Home-grown solution key to solving long-term homelessness

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By Matt Barnett

The Journey to Social Inclusion (J2SI) program released its final evaluation report in April. It was a program run by the Sacred Heart Mission in St Kilda, designed to end chronic homelessness for a group of 40 participants.

The 40 participants received intensive services from case workers and were measured against a control group of 43 participants receiving existing services. The program or ‘pilot’ ran for 3 years and was independently evaluated by RMIT and Melbourne University and is the first of its kind to undertake a randomised control trial measuring participants against a control group.

The report found that the overall housing circumstances of group J (the journey to social inclusion participants) were superior to those in the control group after the first 3 years. After 36 months months 85% of group J were in independent housing, while less than half (41%) of group E (the control group) were housed. J2SI participants were housed for 67% of the time and two thirds (66%) had been housed for 2 years or more. In contrast, those in Group E were, on average, housed for just over one 1/3rd (35%) of the trial. Further examination of the data revealed that nearly 1/3rd (31%) of those in group E had remained homeless during the entire trial period (the corresponding figure in Group J was 7%), and another 10% had been housed in total for 6 months or less (in group J it was 3%).

The report found that the mental health of the J2SI participants improved over time. Emotional well- being was measured using a Depression Anxiety and Stress scale which showed a consistent decline in depression and anxiety, though at the end of the trial stress increased. There is conjecture that this happened resulting in participant’s recognising the end of the trial. Group E’s (the control group) results were far more volatile and did decline but nowhere near as much as group J’s.

The percentage of those experiencing bodily pain dropped in the j2SI group dropped by more than double the rate reported by the control group.

The most extreme health outcome among participants was the mortality rate. Research shows that the mortality rate among the homeless, particularly the long-term homeless, is higher than the general community. The mortality rate in Group J was half of what was reported in Group E. After 36 months 3 Group E participants had passed away, as had 1 Group J participant. In the next 12 months another 2 participants passed away, one from each group.

After 48 months Group J’s use of emergency hospital services has declined by 80%, while the control group’s increased by 21%.

It is arguable that the major societal benefit of the J2SI program is in the reduction of health services and accommodation and support services. Overall, the economic benefit to society for the J2SI intervention is measured at approximately $35, 000 per participant respectively, or a net benefit of, for every dollar invested, the return or savings to the community is $1.50.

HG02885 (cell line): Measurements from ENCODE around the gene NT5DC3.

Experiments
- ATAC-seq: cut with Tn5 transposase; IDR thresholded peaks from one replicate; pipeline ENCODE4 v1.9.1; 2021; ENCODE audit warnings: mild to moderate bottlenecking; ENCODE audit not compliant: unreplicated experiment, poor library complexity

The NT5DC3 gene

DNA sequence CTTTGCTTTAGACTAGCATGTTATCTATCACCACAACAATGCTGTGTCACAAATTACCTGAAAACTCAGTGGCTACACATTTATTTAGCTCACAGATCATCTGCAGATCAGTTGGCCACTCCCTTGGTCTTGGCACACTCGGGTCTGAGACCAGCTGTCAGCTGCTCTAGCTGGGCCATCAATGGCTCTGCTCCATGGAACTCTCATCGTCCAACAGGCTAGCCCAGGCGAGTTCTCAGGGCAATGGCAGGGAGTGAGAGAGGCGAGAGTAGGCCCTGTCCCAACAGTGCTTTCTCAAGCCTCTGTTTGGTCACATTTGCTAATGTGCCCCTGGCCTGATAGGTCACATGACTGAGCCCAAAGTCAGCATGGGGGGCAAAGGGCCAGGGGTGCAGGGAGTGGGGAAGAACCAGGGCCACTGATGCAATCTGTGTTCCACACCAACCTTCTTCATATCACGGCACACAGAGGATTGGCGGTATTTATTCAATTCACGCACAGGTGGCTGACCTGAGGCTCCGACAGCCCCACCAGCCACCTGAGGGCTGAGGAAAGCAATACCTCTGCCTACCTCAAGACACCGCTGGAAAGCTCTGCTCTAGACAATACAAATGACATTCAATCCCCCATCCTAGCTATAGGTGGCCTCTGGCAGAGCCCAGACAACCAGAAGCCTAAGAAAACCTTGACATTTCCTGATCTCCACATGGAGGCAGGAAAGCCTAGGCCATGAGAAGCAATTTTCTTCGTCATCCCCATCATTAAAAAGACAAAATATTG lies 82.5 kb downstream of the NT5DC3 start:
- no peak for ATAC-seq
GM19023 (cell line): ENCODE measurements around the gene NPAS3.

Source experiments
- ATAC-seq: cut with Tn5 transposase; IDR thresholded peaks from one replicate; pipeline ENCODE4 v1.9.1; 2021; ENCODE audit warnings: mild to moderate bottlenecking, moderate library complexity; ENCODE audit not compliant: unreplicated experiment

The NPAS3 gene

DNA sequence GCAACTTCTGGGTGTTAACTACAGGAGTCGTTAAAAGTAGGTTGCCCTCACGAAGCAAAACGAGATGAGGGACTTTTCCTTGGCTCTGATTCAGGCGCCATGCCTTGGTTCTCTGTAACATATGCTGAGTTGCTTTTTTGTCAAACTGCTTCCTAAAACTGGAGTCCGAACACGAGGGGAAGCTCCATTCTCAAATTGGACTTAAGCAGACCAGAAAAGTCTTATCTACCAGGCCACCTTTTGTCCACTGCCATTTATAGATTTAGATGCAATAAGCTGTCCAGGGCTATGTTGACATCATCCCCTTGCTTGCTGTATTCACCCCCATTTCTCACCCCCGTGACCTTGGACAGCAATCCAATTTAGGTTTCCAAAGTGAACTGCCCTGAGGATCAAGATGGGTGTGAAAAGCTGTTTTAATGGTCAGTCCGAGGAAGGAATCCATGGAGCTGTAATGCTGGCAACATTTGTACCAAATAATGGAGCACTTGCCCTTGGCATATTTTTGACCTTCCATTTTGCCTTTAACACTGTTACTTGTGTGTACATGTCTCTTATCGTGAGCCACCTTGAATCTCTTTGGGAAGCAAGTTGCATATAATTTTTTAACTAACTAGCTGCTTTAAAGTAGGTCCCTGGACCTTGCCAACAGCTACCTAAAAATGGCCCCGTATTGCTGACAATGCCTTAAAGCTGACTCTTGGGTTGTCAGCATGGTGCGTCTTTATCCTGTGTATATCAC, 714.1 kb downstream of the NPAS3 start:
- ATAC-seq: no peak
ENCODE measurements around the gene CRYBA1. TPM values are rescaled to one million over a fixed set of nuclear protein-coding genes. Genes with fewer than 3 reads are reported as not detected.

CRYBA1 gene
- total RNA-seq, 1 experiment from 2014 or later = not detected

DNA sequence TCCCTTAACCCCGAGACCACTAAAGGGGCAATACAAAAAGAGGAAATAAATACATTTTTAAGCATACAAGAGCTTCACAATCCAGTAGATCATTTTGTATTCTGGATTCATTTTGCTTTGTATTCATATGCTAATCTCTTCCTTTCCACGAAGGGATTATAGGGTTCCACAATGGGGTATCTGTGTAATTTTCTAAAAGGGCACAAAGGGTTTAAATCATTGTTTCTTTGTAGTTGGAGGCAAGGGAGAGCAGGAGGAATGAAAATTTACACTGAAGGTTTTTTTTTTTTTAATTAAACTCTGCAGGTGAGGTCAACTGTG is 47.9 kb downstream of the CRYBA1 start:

All of this evidence suggests that the cycle of long-term homelessness can be broken with solutions found right here in our own back-yard. CEO of Sacred Heart Mission in St Kilda, Cathy Humphrey said “Long-term and chronic homelessness presents quite a different challenge to short-term homelessness. The effects on the individual, society and economy are costly and complex, with the cycle being harder to break the longer the person has been in that situation. J2SI found that developing a sustained trusting relationship between a case-worker and a participant, addressing the trauma that causes a person to fall into the cycle of homelessness is critical, alongside access to safe affordable housing.”

“However, as every person is different, there is no one size fits all model to solving homelessness, so the solution must be individualised. These people are entrenched in a systemic cycle of disadvantage and require significant support to unpack the effects of a lifetime of disadvantage, and to rebuild a future.”

“Our study shows that with the right investment, significant breakthroughs can be delivered and measured in order to address the bigger picture issue of homelessness across Australia. The program’s holistic approach has resulted in a significant reduction in the use of costly, emergency health services, placing less strain on public services and government.”

MP Martin Foley, Minister for Housing, Disability and Ageing, who is officially launching the report on April 30 at the Royal College of Australians Surgeons, said, “The Andrews Labor Government strongly believes in working with community organisations like Sacred Heart to develop strategies that break the cycle of homelessness and improve support to homeless people.”

“As both the member for Albert Park and Minister for Housing, Disability and Ageing, I am proud of the outstanding work done locally by Sacred Heart Mission with the many Homeless people in my local area. I am also proud to have such world-leading research on such an important issue produced in my local community.”

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